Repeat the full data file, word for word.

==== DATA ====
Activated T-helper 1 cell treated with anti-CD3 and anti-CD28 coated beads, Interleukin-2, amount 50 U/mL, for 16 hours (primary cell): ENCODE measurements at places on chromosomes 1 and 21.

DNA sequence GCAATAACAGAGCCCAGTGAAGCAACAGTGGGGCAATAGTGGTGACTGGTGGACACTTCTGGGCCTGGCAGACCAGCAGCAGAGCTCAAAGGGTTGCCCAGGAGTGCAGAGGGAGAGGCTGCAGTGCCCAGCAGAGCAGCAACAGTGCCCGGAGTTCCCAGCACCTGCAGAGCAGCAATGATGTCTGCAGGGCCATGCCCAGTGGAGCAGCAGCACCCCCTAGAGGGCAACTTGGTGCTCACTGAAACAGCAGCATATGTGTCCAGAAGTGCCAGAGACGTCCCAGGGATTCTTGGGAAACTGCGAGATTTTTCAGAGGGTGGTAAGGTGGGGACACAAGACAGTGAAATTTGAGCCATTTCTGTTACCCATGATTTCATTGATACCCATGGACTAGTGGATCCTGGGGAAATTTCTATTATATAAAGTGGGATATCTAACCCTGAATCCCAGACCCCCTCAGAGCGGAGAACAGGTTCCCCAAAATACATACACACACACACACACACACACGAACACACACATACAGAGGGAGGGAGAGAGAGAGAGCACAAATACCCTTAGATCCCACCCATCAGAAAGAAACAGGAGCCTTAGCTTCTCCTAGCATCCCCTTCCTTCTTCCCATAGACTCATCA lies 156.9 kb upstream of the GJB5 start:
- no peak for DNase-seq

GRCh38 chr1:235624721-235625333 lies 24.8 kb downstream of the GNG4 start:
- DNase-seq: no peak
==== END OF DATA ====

Activated T-helper 1 cell treated with anti-CD3 and anti-CD28 coated beads, Interleukin-2, amount 50 U/mL, for 16 hours (primary cell): ENCODE measurements at places on chromosomes 1 and 21.

DNA sequence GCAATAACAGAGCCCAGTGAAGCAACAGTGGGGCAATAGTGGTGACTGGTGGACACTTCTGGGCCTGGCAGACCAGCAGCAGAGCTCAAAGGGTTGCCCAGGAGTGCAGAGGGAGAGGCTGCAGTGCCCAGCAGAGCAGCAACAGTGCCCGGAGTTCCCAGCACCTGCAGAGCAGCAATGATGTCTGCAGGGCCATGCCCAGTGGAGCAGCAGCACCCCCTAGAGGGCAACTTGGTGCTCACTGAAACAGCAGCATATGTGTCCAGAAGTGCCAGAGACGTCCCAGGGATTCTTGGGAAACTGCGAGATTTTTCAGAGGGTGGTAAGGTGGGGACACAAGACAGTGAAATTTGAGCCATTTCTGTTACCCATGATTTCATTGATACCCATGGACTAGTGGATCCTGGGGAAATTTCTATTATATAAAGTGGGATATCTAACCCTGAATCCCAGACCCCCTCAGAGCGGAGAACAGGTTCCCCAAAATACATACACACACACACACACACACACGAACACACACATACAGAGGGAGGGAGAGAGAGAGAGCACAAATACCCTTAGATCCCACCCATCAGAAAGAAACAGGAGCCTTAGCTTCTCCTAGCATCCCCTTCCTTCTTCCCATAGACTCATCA lies 156.9 kb upstream of the GJB5 start:
- no peak for DNase-seq

GRCh38 chr1:235624721-235625333 lies 24.8 kb downstream of the GNG4 start:
- DNase-seq: no peak